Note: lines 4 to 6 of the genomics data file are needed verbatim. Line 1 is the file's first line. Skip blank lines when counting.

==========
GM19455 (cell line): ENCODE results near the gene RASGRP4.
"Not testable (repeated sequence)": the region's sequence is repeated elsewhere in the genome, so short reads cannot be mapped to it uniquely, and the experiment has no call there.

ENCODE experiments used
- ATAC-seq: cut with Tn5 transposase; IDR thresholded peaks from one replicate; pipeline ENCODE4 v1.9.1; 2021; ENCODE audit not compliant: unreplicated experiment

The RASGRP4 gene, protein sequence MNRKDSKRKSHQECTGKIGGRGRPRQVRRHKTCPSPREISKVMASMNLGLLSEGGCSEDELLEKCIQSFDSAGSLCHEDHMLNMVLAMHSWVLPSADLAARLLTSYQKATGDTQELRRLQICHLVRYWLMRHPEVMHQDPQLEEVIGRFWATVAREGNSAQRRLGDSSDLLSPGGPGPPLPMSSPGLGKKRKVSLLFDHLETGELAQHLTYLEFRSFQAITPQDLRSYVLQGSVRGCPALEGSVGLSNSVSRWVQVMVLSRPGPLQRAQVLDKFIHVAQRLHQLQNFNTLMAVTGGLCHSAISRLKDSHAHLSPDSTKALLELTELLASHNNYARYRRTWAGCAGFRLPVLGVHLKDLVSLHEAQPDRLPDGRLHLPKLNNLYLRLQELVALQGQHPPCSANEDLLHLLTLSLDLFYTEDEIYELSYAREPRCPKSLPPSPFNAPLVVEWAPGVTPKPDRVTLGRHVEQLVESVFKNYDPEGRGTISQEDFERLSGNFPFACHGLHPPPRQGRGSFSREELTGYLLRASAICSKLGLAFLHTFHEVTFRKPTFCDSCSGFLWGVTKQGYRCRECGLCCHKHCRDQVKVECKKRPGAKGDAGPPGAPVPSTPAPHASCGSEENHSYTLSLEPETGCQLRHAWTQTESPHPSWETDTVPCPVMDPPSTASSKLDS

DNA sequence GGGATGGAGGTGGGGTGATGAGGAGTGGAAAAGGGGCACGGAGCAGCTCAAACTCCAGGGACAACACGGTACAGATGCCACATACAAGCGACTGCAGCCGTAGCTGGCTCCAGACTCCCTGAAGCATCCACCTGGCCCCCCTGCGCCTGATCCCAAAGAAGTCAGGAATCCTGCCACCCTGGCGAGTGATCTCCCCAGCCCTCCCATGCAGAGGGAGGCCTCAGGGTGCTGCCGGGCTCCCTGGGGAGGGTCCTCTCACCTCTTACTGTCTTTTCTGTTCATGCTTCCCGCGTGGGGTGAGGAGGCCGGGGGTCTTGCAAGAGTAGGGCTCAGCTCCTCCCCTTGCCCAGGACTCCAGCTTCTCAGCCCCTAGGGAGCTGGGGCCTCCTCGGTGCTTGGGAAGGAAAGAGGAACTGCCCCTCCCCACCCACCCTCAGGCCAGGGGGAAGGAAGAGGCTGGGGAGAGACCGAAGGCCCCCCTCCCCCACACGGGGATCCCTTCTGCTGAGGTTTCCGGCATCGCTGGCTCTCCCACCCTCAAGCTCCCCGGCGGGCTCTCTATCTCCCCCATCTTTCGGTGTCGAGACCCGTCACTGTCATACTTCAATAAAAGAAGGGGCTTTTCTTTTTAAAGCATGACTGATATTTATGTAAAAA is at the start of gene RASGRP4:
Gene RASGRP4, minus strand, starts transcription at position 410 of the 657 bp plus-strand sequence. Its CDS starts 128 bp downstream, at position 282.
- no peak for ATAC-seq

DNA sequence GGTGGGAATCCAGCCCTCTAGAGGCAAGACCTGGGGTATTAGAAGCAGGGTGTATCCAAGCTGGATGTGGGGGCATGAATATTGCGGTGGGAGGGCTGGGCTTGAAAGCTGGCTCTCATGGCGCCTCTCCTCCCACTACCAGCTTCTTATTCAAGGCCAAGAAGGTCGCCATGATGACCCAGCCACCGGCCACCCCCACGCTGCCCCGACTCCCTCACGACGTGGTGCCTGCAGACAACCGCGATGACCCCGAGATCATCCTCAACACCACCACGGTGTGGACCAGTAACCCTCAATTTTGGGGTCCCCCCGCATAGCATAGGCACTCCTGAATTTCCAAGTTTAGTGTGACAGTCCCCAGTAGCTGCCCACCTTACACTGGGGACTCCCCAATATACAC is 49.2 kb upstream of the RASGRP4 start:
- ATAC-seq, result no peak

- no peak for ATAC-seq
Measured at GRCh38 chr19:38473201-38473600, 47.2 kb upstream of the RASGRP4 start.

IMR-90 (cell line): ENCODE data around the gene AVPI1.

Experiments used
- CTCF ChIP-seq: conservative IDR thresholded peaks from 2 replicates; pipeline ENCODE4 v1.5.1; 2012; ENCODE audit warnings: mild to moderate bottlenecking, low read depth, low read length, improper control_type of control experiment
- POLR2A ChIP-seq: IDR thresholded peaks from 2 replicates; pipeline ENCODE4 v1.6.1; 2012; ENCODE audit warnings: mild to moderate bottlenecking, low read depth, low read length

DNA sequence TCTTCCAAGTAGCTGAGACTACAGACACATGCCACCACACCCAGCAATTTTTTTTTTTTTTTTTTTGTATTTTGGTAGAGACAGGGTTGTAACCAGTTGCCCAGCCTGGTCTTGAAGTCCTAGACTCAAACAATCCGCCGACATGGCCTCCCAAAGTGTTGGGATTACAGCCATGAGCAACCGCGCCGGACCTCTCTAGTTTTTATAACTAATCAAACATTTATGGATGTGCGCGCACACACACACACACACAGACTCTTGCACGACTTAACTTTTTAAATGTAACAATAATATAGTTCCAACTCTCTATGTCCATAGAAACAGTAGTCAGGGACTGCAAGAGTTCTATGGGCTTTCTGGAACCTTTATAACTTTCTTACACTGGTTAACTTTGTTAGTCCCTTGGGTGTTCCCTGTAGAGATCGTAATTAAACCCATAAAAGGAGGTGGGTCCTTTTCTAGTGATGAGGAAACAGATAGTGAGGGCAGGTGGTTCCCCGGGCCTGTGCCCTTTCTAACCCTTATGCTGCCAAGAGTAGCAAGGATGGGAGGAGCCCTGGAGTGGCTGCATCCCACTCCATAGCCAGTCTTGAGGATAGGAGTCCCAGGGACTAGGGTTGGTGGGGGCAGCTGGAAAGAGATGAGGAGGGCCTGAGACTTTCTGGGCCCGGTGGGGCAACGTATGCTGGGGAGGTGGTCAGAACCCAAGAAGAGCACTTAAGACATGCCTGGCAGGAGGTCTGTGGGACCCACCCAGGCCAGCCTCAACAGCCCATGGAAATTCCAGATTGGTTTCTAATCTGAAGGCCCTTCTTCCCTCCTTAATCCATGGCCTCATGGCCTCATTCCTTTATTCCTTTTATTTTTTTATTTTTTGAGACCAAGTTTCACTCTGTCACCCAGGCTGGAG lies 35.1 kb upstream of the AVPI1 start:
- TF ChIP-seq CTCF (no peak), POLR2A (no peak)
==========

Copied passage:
- ATAC-seq: cut with Tn5 transposase; IDR thresholded peaks from one replicate; pipeline ENCODE4 v1.9.1; 2021; ENCODE audit not compliant: unreplicated experiment

The RASGRP4 gene, protein sequence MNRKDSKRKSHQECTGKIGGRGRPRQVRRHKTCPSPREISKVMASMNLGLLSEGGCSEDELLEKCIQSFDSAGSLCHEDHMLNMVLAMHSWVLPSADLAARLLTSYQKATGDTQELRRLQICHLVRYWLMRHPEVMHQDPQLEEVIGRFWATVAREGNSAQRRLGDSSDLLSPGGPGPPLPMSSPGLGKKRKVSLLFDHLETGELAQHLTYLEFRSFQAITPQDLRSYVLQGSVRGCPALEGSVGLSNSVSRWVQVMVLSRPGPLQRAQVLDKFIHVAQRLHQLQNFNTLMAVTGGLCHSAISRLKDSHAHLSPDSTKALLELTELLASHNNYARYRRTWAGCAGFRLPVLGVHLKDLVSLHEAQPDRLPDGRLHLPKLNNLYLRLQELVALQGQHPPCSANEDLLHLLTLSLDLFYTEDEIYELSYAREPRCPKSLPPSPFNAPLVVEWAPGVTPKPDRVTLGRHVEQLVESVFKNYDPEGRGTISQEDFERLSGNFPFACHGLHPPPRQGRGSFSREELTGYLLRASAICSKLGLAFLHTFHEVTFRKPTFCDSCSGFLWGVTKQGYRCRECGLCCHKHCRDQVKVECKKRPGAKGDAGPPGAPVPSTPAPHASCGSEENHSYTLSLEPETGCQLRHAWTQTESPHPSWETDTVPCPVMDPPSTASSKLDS

DNA sequence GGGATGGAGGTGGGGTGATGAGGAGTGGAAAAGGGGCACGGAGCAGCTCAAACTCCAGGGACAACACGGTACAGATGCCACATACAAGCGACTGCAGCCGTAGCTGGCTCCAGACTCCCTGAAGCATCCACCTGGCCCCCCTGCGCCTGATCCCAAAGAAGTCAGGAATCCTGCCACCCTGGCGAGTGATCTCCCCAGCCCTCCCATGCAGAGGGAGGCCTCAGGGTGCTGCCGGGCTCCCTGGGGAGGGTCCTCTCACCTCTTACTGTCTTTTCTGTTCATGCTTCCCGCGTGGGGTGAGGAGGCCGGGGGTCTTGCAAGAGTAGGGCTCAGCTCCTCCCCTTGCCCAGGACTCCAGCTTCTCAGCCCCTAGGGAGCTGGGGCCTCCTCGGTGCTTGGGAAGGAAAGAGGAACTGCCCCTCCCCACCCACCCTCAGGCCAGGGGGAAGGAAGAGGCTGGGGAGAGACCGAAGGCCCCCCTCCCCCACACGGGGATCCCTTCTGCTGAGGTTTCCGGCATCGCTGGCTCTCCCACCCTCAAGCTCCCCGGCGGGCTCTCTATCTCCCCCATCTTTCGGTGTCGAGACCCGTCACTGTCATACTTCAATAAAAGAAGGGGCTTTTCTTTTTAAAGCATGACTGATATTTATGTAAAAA is at the start of gene RASGRP4: